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Saturn
Saturn Sign/Name
Saturn Short Facts
Saturn Pictures
More Saturn Pictures
Missions to Saturn
   -  Pioneer 11
   -  Voyager 1
   -  Voyager 2
   -  Cassini
Saturn Moons
   -  Pan
   -  Atlas
   -  Prometheus
   -  Pandora
   -  Epimetheus
   -  Janus
   -  Mimas
   -  Enceladus
   -  Tethys
   -  Telesto
   -  Calypso
   -  Dione
   -  Helene
   -  Rhea
   -  Titan
   -  Hyperion
   -  Iapetus
   -  Phoebe
Saturn Summary

Saturn

Pictures of Saturn!



This color image of Saturn was taken with the HST's Wide Field and Planetary Camera (WF/PC) in the wide field mode at 8:25 A.M. EDT, August 26, 1990, when the planet was at a distance of 1.39 billion kilometers (860 million miles) from Earth. Credit: NASA November 20, 1990; STScI-1990-11; Hubble Space Telescope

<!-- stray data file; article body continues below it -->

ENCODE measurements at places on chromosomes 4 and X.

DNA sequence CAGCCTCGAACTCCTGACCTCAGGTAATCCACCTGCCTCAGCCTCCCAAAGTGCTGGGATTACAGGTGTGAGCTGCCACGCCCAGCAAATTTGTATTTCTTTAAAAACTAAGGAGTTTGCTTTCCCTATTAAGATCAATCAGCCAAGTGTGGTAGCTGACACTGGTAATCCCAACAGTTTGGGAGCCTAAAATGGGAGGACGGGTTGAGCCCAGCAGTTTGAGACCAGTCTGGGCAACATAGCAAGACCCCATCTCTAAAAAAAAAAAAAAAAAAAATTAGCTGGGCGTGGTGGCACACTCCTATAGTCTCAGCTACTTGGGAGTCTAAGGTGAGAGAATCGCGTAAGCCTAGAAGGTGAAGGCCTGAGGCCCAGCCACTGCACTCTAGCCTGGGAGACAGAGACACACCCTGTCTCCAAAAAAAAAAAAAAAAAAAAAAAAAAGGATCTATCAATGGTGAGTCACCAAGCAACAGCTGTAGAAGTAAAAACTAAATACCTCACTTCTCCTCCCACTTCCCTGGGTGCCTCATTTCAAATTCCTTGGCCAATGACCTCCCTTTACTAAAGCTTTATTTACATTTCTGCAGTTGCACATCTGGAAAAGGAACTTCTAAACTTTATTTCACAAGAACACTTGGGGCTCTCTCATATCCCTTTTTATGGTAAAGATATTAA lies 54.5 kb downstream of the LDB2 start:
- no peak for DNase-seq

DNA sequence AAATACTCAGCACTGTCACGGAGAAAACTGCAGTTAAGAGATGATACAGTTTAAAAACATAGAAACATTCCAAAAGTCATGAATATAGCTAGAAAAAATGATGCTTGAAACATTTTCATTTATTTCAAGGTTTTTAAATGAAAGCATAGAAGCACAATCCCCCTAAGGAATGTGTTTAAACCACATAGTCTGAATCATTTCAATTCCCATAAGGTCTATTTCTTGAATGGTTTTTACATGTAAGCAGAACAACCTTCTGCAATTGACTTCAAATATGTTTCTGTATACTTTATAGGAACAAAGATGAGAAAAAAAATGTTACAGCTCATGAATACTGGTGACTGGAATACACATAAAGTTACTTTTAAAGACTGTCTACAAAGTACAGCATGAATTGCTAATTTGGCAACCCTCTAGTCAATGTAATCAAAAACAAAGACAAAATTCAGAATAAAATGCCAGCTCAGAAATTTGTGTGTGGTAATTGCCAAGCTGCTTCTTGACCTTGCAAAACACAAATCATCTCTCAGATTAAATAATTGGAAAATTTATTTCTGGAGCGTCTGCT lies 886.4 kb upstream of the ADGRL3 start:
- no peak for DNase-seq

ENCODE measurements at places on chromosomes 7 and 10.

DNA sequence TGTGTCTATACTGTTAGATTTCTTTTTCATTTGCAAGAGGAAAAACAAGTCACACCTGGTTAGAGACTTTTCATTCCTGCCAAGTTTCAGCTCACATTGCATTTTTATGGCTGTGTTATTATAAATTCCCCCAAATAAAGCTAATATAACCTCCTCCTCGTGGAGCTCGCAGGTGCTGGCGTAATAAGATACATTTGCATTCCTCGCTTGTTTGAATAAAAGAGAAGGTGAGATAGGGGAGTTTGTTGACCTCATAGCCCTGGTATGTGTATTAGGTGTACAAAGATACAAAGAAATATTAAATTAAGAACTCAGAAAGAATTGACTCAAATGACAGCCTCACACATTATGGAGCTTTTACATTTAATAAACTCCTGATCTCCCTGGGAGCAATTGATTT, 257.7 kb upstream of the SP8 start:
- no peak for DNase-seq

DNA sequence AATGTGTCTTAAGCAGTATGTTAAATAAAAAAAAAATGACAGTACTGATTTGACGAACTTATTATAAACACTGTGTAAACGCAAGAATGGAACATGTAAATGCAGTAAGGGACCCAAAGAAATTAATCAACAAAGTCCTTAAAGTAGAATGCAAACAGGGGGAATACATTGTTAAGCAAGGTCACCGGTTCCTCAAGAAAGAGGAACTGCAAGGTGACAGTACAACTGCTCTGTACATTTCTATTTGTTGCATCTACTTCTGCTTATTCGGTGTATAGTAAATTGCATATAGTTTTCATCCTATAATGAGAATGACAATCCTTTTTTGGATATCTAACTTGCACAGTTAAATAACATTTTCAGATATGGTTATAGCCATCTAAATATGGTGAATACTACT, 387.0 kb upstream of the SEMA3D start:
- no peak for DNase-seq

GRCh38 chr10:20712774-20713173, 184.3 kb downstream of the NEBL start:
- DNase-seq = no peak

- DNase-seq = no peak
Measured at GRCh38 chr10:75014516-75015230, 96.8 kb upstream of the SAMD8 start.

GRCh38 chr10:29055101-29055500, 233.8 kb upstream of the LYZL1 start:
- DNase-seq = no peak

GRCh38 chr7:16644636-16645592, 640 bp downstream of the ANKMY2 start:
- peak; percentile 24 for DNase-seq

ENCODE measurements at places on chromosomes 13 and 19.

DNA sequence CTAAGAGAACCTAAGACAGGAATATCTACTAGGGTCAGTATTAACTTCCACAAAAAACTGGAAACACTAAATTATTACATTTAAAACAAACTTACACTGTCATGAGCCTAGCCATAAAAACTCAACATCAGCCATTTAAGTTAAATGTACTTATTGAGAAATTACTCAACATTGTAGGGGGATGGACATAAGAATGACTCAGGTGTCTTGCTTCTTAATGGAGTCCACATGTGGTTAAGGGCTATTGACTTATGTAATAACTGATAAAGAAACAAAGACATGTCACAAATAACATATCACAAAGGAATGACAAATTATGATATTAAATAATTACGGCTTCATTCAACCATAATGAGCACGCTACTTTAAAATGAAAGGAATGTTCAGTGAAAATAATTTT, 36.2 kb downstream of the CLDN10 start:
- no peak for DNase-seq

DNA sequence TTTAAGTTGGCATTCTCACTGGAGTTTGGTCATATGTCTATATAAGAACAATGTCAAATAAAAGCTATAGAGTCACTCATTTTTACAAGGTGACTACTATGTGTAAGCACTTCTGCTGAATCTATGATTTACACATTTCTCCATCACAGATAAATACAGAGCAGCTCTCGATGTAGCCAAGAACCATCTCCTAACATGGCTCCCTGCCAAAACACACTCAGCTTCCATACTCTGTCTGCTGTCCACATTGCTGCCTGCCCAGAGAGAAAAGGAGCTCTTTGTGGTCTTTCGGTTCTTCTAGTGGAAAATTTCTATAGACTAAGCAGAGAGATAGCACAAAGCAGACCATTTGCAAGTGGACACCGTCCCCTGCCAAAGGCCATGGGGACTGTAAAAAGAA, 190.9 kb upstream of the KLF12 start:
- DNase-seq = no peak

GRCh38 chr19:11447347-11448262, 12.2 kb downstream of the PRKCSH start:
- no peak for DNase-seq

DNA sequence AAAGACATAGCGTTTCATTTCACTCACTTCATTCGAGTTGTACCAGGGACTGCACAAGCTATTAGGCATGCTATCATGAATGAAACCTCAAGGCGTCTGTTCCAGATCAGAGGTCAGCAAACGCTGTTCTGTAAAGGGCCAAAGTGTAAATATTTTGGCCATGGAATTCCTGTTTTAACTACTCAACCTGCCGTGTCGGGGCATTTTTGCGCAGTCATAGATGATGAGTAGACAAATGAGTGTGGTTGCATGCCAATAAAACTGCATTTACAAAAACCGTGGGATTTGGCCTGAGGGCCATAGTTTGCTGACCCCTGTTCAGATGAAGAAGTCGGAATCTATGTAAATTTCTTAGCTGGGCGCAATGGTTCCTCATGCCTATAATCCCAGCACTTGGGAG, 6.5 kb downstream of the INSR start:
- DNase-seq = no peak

this image is courtesy of Hubble's infrared camera, which has taken its first peek at Saturn. This view provides detailed information on the clouds and hazes in Saturn's atmosphere. The blue colors indicate a clear atmosphere down to the main cloud layer. Most of the Northern Hemisphere that is visible above the rings is relatively clear. The dark region around the South Pole indicates a big hole in the main cloud layer. The green and yellow colors indicate a haze above the main cloud layer. The red and orange colors indicate clouds reaching up high into the atmosphere. The rings, made up of chunks of ice, are as white as images taken in visible light. Credit: Erich Karkoschka (University of Arizona), and NASA - April 23, 1998; STScI-1998-18; Hubble Space Telescope



Here is the picture of Saturn taken by the Hubble telescope in ultraviolet light. The glowing, swirling material at Saturn's poles is its auroral "curtains," rising more than a thousand miles above the cloud tops. Saturn's auroral displays are caused by an energetic wind from the Sun that sweeps over the planet, much like Earth's aurora, which is occasionally seen in the nighttime sky. The process that triggers these auroras is similar to the phenomenon that causes fluorescent lamps to glow. Credits: J.T. Trauger (Jet Propulsion Laboratory) and NASA. January 7, 1998; STScI-1998-05; Hubble Space Telescope


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